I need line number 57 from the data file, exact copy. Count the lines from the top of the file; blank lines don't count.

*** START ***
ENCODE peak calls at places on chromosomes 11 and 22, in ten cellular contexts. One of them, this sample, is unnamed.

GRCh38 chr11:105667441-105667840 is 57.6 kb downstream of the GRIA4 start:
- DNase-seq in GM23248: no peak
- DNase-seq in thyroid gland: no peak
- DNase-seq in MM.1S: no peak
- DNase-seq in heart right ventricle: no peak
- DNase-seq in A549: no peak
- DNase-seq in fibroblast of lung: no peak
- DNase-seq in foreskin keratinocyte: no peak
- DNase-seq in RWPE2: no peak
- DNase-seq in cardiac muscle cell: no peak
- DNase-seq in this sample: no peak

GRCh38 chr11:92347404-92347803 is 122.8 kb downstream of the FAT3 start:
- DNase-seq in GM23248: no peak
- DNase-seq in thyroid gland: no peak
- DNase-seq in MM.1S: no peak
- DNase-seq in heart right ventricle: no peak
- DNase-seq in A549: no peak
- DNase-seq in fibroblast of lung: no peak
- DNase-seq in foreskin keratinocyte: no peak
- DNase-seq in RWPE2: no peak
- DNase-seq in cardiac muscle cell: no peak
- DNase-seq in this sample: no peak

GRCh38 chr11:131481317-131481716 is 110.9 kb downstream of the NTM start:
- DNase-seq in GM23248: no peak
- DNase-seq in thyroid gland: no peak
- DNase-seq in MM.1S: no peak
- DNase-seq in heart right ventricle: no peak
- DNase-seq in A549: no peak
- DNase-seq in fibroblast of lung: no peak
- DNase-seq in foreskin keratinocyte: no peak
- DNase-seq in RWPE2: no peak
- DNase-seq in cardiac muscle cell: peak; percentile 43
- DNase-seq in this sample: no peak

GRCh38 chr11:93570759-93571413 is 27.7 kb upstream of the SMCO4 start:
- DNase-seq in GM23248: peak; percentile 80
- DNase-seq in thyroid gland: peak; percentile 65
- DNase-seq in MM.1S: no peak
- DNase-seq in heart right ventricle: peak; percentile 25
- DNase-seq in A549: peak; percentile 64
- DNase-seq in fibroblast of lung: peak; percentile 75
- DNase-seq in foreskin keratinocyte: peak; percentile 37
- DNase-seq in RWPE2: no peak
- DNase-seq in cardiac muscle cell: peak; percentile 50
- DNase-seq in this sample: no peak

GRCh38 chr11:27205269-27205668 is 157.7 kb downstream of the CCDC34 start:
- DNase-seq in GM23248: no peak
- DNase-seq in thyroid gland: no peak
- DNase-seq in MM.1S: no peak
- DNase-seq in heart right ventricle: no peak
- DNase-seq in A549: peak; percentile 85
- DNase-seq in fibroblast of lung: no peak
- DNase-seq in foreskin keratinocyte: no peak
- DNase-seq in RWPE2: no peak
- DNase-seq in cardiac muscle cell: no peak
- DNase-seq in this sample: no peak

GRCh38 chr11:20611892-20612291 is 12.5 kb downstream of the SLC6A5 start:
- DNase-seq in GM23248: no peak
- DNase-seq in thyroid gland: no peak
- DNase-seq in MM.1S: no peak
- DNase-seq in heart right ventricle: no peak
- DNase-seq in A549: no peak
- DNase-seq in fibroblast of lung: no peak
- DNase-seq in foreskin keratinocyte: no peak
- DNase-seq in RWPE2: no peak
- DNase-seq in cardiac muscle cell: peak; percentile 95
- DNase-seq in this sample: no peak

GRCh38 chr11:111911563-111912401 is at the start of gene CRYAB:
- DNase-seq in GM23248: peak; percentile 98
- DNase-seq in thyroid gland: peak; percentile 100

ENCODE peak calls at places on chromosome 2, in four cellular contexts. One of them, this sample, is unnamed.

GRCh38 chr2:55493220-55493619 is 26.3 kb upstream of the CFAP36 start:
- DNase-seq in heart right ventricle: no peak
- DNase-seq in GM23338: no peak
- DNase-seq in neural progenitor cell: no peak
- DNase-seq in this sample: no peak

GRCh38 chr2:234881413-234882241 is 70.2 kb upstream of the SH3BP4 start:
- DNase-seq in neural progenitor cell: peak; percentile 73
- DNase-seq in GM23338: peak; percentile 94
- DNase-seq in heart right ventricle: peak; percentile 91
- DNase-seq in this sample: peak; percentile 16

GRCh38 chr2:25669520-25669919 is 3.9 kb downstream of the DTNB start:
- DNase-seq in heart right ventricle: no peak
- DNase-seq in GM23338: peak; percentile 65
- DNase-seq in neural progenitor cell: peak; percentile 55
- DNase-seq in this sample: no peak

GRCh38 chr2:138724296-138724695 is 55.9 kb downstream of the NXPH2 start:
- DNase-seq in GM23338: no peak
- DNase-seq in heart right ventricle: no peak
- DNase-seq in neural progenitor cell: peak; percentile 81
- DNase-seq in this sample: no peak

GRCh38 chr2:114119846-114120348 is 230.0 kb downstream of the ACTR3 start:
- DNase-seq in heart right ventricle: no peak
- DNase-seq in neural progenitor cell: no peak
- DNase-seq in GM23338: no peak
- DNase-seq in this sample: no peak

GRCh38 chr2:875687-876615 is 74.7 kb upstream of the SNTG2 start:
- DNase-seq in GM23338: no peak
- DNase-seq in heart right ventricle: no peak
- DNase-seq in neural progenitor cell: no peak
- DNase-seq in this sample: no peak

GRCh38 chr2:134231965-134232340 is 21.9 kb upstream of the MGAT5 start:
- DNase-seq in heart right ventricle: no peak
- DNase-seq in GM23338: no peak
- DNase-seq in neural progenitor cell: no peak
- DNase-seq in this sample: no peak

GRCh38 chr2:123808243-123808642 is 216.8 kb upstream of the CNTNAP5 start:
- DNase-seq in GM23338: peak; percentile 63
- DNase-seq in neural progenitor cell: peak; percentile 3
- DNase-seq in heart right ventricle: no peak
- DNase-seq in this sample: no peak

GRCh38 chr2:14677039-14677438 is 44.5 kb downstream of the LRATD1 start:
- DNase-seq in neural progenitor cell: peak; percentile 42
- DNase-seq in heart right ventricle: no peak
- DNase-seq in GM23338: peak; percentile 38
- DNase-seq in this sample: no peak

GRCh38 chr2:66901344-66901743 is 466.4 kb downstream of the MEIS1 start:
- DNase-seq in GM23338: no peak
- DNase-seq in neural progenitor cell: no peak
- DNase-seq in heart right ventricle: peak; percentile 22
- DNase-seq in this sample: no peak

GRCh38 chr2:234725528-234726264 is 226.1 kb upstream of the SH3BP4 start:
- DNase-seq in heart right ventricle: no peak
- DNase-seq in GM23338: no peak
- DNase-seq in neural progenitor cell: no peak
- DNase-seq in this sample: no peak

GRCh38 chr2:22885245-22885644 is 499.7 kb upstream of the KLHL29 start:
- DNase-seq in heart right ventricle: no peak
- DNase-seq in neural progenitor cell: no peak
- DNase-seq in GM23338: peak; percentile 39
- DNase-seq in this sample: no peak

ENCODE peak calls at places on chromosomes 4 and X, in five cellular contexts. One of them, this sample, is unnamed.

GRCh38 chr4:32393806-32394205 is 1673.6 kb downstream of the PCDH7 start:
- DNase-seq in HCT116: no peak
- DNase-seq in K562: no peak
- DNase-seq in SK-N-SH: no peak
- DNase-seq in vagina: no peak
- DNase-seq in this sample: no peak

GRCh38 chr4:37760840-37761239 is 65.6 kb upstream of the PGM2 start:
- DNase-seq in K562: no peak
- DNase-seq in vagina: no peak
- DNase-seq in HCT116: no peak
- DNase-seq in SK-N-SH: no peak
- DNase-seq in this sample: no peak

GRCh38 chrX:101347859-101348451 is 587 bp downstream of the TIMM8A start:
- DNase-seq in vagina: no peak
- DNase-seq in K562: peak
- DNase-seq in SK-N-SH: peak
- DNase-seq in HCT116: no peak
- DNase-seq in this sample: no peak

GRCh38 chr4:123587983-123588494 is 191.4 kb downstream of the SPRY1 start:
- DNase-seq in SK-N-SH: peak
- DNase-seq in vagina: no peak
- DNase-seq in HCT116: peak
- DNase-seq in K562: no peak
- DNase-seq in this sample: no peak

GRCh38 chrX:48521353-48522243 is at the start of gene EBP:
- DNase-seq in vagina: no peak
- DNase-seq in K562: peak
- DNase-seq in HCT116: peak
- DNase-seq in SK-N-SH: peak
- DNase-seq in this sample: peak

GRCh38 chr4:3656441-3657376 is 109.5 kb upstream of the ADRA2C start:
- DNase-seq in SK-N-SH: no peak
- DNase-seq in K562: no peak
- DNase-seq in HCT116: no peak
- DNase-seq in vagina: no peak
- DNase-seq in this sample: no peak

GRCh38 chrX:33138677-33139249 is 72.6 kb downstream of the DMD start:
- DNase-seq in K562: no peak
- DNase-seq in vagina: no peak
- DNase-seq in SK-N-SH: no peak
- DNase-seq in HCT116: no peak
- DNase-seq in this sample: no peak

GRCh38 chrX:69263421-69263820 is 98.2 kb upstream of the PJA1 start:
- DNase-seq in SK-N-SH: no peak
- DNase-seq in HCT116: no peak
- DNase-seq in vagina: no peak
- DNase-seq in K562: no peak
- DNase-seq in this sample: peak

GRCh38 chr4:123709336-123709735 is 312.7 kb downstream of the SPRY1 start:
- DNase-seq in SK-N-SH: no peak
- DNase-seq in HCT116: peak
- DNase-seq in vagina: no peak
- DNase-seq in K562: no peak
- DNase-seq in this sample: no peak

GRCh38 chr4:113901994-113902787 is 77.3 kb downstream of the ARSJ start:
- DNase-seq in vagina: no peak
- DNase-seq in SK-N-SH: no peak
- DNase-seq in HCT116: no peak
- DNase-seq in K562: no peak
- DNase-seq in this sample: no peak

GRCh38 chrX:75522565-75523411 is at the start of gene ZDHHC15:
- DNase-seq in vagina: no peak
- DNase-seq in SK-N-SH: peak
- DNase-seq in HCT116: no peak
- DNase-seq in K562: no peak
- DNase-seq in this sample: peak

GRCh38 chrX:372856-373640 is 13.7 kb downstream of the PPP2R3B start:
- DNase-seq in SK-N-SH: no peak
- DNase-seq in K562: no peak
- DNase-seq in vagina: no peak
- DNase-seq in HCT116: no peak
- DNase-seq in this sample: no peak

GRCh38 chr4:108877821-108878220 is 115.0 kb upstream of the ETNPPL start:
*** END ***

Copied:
GRCh38 chr11:20611892-20612291 is 12.5 kb downstream of the SLC6A5 start: